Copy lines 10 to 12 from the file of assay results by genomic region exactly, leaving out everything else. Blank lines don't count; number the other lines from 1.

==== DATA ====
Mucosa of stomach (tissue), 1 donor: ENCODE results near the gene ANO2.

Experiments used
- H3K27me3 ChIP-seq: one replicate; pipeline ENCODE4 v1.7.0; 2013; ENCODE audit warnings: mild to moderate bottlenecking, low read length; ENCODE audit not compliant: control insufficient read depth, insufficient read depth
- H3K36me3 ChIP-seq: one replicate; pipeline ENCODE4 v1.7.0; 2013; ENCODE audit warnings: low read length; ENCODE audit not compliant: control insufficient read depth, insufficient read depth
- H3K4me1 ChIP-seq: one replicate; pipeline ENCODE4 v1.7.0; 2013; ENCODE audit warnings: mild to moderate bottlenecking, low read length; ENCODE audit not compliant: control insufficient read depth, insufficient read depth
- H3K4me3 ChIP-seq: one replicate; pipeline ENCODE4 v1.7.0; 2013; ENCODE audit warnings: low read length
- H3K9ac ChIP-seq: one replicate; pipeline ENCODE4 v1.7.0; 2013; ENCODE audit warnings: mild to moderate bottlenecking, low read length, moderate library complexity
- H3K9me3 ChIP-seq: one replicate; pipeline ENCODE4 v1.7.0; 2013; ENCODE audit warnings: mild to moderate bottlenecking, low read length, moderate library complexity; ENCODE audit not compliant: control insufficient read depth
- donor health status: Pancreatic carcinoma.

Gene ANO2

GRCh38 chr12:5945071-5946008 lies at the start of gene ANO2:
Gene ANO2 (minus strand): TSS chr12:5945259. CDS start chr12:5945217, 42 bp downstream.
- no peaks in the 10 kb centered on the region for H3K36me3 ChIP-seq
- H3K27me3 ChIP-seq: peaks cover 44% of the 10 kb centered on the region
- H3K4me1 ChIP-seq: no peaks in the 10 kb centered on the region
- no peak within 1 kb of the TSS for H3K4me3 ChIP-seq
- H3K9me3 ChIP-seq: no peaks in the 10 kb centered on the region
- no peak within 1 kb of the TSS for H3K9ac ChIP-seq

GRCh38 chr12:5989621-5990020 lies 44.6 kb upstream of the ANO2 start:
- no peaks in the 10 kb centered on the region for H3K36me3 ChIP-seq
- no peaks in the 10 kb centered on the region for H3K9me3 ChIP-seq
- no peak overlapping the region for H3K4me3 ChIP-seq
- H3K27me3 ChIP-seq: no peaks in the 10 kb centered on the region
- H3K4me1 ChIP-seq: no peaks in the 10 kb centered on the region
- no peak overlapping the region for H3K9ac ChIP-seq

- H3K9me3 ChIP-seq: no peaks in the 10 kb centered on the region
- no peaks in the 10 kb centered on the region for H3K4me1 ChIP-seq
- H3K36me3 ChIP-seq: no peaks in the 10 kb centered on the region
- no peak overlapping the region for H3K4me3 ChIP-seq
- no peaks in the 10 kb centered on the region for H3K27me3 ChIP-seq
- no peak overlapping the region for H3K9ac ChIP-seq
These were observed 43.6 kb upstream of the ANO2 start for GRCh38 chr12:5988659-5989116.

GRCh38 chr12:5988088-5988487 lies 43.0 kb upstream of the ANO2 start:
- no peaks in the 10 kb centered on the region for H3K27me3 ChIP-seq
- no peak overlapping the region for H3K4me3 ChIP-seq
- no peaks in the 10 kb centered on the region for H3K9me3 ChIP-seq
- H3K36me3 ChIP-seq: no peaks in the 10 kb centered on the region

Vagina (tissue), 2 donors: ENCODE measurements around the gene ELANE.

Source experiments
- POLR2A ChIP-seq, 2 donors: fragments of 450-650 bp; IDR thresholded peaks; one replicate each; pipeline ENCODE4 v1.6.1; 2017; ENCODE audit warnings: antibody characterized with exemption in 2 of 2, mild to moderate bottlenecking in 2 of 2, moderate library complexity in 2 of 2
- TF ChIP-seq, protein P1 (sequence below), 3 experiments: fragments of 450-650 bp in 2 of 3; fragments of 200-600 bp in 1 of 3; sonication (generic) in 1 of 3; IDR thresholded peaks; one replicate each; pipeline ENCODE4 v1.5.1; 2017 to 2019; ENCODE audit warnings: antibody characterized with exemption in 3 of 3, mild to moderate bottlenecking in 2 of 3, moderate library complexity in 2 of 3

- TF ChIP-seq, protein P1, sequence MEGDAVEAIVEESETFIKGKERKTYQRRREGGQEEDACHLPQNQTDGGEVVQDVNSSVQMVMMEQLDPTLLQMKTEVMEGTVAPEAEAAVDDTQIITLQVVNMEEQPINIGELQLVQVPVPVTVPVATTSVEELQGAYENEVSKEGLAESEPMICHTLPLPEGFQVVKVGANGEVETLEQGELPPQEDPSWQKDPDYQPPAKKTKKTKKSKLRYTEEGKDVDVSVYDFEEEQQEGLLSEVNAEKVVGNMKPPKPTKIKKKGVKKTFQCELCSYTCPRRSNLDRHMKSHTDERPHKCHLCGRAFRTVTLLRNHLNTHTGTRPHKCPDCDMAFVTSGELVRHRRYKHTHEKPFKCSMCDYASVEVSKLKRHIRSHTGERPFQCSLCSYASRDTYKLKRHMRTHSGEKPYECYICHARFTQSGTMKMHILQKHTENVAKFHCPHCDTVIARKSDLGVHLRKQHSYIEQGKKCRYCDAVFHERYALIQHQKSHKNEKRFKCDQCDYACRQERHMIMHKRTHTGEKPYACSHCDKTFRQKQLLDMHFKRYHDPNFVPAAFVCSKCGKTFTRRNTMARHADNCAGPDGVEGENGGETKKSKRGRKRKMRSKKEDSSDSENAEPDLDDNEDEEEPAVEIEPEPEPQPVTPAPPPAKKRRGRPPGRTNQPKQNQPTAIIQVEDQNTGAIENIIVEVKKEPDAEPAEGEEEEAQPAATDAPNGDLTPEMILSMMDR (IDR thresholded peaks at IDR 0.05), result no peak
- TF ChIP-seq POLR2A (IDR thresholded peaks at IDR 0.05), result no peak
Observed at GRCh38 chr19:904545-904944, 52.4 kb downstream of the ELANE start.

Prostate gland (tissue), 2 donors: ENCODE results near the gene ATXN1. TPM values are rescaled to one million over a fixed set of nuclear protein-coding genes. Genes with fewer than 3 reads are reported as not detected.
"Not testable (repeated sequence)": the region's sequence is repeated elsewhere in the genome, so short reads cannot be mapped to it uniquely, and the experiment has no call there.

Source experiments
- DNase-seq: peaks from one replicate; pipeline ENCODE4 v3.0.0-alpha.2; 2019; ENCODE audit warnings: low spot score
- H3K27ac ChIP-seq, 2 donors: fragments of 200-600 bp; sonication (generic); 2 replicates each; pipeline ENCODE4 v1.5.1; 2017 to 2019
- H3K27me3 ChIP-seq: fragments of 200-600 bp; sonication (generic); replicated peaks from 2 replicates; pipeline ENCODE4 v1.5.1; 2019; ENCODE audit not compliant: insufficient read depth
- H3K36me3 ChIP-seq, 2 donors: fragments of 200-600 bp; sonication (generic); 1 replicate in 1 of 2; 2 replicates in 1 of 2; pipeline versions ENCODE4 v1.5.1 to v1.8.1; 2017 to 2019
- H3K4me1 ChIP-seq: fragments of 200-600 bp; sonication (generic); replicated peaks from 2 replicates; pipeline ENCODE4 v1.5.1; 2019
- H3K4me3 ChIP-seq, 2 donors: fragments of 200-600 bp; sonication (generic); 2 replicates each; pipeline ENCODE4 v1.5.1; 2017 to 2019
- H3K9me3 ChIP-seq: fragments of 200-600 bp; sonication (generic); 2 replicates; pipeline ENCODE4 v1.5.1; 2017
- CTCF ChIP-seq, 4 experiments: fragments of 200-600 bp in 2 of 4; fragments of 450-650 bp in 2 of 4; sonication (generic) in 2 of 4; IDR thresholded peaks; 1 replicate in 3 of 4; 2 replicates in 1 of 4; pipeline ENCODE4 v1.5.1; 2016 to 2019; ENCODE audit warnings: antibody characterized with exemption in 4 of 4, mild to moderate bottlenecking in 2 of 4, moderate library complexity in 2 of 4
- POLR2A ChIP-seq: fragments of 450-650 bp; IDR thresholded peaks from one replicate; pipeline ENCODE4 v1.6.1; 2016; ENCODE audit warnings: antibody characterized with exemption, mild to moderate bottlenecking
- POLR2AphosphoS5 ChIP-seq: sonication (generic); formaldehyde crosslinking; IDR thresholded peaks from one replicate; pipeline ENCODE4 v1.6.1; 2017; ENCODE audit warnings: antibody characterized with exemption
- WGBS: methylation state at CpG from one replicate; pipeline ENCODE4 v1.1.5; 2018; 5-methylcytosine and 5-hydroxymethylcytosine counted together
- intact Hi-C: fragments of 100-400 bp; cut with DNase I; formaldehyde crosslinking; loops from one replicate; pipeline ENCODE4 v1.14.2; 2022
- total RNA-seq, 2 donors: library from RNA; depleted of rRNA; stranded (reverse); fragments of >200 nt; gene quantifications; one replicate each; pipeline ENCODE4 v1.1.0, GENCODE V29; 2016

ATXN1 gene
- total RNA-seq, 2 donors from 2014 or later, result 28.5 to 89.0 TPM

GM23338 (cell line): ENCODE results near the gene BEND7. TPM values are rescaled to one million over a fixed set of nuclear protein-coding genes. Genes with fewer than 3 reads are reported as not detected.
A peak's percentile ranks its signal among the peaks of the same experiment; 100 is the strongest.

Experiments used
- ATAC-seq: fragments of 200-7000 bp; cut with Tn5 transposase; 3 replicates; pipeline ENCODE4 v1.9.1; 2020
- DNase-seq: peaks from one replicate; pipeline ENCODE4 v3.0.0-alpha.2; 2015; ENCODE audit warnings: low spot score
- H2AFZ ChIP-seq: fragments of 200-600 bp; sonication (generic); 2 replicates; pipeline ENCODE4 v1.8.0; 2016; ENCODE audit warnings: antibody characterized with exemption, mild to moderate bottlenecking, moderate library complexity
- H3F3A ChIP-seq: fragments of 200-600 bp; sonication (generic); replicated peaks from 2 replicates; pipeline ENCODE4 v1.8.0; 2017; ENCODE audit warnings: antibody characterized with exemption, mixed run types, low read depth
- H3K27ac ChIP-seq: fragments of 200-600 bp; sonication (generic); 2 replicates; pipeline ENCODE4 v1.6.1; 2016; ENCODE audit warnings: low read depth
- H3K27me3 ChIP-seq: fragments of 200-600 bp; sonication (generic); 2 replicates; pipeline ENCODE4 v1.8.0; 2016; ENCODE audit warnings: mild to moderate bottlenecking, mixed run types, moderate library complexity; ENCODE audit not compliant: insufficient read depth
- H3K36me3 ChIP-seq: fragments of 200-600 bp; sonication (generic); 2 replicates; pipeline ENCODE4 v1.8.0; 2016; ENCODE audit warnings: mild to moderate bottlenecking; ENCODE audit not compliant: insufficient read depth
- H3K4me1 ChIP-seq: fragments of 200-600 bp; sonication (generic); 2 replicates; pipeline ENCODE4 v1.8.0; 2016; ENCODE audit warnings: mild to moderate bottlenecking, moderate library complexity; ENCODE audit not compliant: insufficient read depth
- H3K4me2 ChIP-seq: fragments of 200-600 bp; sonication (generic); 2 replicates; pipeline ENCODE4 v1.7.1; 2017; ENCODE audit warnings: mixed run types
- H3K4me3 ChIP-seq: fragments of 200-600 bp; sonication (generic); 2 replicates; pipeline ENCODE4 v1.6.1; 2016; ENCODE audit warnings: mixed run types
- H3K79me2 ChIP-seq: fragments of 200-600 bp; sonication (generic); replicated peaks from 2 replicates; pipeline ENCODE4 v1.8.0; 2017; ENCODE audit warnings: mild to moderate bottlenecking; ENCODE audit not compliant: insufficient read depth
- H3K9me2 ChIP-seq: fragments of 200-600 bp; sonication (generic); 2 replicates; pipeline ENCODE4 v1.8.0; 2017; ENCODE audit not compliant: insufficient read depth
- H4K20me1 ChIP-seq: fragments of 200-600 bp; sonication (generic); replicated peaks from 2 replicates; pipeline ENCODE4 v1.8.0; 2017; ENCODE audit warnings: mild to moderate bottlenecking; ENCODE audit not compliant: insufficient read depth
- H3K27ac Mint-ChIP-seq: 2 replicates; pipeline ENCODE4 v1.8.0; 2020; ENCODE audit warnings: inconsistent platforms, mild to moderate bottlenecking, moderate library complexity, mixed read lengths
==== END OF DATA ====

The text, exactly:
Gene ANO2

GRCh38 chr12:5945071-5946008 lies at the start of gene ANO2:
Gene ANO2 (minus strand): TSS chr12:5945259. CDS start chr12:5945217, 42 bp downstream.